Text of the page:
It is through our care of one another in the community of the church that God is made known.  It is the purist form of evangelism:  This is how all will know that you are my disciples, f you have love for one another."   Of course we are called to serve beyond the church, but our service outside the church, our activism, our advocacy for justice in this world is social ministry.  That is pleasing to God and he blesses those actions.  It is a fruit of our response toe God's love in community.   Through the words of the Gospel of John, Jesus speaks to an exclusive community - yet a community that includes all. 

David Garner

  • ALPB Contribution Leader
  • *****
  • Posts: 7831
    • View Profile
    • For He is Good and Loves Mankind
Re: 5 Characteristics Of A Christian Congregation
« Reply #12 on: October 08, 2019, 08:33:20 AM »
The writer of I Peter also had no concept of a “church” in the sense today that we are “Church.”

Huh?
Orthodox Reader and former Lutheran (LCMS and WELS).

Eileen Smith

  • ALPB Contribution Leader
  • *****
  • Posts: 2140
    • View Profile
Re: 5 Characteristics Of A Christian Congregation
« Reply #13 on: October 08, 2019, 08:35:56 AM »
I know that virtually nothing in scripture envisions the contemporary, institutional, denominational “church” or even the church of the Third or Fourth centuries and beyond.

I doubt that any of the writers of the books of Scripture envisioned how it would be handed down and used in the world and how the world would change.  But we do believe it is the inspired word of God and, as such, God envisioned the future; the words are as relevant to us today and they were when written.  Times change, customs change, but God doesn't change and we know him through his word.   

I'm going to digress to a conversation I had with a pastor last evening.  This ELCA pastor is to the right of the ELCA and remains distressed over much of what was passed in the ELCA Churchwide Assembly.  From there we talked of congregations that have licensed lay people doing Sunday supply.  He opined that it is interesting that the ELCA can find so many routes to circumvent Scripture to get to where it wants to be -- aided and abetted by clergy and yet when it comes to what is the pastor's role there is no brokering.   We hearken back to Scripture and Tradition -- which doesn't seem to apply elsewhere.  Now I'm not suggesting that we devalue in any way the role of pastor or the role of laity - each have their own distinct place in the congregation -- but there is a bit of irony in what stands and what falls.  And much of this sentiment from a pastor.

David Garner

  • ALPB Contribution Leader
  • *****
  • Posts: 7831
    • View Profile
    • For He is Good and Loves Mankind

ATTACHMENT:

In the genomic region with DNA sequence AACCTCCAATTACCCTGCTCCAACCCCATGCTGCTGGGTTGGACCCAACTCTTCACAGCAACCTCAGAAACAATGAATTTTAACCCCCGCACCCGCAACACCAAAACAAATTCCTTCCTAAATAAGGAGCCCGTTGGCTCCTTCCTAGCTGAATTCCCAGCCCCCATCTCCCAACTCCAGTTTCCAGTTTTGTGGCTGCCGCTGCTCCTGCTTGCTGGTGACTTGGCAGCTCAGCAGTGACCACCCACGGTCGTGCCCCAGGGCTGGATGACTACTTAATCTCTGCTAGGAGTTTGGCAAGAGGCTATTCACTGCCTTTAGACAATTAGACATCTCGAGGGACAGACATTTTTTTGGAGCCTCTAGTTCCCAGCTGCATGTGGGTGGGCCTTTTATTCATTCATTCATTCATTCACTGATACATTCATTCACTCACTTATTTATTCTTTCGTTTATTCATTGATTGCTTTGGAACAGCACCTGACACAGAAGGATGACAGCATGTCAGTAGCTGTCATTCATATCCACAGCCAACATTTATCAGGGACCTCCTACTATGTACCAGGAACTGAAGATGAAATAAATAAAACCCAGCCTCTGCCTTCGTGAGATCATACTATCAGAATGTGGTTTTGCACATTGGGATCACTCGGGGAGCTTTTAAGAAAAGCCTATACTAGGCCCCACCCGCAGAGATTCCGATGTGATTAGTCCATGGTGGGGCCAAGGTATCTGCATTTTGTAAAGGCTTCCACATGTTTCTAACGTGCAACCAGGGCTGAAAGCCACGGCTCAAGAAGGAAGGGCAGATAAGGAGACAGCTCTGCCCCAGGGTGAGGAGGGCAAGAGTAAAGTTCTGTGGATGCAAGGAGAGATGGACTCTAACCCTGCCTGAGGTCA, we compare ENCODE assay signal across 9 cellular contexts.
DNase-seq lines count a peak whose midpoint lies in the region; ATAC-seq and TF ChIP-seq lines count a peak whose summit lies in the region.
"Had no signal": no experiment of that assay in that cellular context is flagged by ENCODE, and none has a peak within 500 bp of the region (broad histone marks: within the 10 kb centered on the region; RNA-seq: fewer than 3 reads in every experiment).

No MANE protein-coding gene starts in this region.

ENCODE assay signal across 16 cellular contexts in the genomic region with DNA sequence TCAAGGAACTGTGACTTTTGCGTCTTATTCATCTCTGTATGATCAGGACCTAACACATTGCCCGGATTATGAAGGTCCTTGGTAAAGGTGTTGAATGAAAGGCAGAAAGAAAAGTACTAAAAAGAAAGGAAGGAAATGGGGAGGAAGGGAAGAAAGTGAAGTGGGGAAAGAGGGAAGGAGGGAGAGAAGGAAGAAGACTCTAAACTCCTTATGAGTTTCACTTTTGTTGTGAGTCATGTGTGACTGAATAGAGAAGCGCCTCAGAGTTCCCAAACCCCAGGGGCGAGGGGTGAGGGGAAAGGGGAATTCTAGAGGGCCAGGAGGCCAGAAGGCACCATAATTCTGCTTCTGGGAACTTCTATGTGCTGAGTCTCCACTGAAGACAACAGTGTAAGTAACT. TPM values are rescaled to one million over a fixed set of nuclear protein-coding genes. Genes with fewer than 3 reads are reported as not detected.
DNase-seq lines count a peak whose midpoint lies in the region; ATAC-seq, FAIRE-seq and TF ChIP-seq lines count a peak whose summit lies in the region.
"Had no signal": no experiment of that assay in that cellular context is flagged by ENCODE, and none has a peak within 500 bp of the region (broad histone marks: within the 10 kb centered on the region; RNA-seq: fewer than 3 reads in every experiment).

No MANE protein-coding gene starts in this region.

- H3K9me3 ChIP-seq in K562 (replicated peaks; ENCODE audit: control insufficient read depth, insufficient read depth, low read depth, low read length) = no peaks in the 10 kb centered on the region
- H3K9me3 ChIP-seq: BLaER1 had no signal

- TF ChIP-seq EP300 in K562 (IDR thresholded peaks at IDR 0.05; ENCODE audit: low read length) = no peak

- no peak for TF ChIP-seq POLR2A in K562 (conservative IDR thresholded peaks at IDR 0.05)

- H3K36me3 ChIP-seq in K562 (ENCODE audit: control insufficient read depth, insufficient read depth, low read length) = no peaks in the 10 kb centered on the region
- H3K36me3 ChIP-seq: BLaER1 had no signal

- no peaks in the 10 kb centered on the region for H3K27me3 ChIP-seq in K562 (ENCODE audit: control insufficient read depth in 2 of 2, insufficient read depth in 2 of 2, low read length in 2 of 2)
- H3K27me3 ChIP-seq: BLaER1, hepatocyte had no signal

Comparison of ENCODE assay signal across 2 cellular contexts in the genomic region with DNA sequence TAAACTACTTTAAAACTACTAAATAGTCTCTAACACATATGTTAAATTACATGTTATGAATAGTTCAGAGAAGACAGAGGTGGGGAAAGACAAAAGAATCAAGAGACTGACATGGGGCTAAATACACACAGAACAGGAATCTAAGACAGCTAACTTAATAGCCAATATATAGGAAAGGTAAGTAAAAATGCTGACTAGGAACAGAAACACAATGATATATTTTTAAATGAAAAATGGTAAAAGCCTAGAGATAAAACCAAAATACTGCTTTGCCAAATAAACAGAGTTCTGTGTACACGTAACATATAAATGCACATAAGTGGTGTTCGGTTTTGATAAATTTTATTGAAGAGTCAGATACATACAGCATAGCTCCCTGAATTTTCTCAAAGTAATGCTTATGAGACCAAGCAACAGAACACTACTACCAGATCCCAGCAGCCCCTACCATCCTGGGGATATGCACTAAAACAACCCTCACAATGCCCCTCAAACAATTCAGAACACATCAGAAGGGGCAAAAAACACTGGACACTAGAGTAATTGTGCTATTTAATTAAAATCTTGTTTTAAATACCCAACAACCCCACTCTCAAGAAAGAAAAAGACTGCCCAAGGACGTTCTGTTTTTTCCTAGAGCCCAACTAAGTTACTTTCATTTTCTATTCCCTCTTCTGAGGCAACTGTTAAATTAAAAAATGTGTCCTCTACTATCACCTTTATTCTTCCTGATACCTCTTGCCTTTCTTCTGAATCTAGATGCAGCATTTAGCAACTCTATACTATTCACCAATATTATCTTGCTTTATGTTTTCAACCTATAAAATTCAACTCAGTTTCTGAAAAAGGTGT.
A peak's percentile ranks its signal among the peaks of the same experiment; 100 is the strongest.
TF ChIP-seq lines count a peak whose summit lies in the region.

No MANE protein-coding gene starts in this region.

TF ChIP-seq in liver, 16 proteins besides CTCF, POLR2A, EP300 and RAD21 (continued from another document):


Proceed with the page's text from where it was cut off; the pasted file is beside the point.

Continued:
Re: 5 Characteristics Of A Christian Congregation
« Reply #14 on: October 08, 2019, 08:54:43 AM »
I know that virtually nothing in scripture envisions the contemporary, institutional, denominational “church” or even the church of the Third or Fourth centuries and beyond.

Sorry, I didn't read on to see you had clarified.  Acts 15 certainly describes the church that I inhabit. The rest of the New Testament does as well.  Your mileage may vary on that, but one of the things that made me decide that the Orthodox Church was worth looking into was that I read the Bible and it seemed to describe everything we do, our structure, our approach to doing theology, our formal structure -- all of it.  As Steve Robinson once quoted someone (I forgot who), "the Orthodox Church is all the passages in your Bible you didn't underline."  But for me, it was also a lot of passages I did underline.

Having said that, I don't think the Bible describes a church so far removed from the Lutheran Confessions either.  I always said when I was Lutheran that the Confessions describe a church, not a disparate group of people all claiming to believe in "the Bible" with no reference or framework for what the Bible means.  So perhaps it is the case that others here read the Bible and they also see something similar to what I see.  The Lutheran Confessions, as I read them, describe a continuation of the Western Catholic Church, not a split from it.  Whether the Confessions are right or wrong on that point is, I suppose, open to debate, but I have no need to debate it, because the Confessions are what define Lutherans. Whether the LCMS or ELCA structures are faithful to that is also, I suppose, open to debate, but I know in the LCMS the pastor-as-bishop understanding cleans up a lot of what otherwise might be unclear (because in the beginning, all of what we now call priests or presbyters or pastors were bishops).  I'm not sure how the ELCA glosses things.

In any event, if you look at the Scriptures, and you don't recognize your church, then let me suggest it is your church, not the Scriptures, that are the problem.  Granted, our ecclesiology is different, but I read the Scriptures and I see us.  Perhaps it would do you well to ask why you read them and don't see you.
Orthodox Reader and former Lutheran (LCMS and WELS).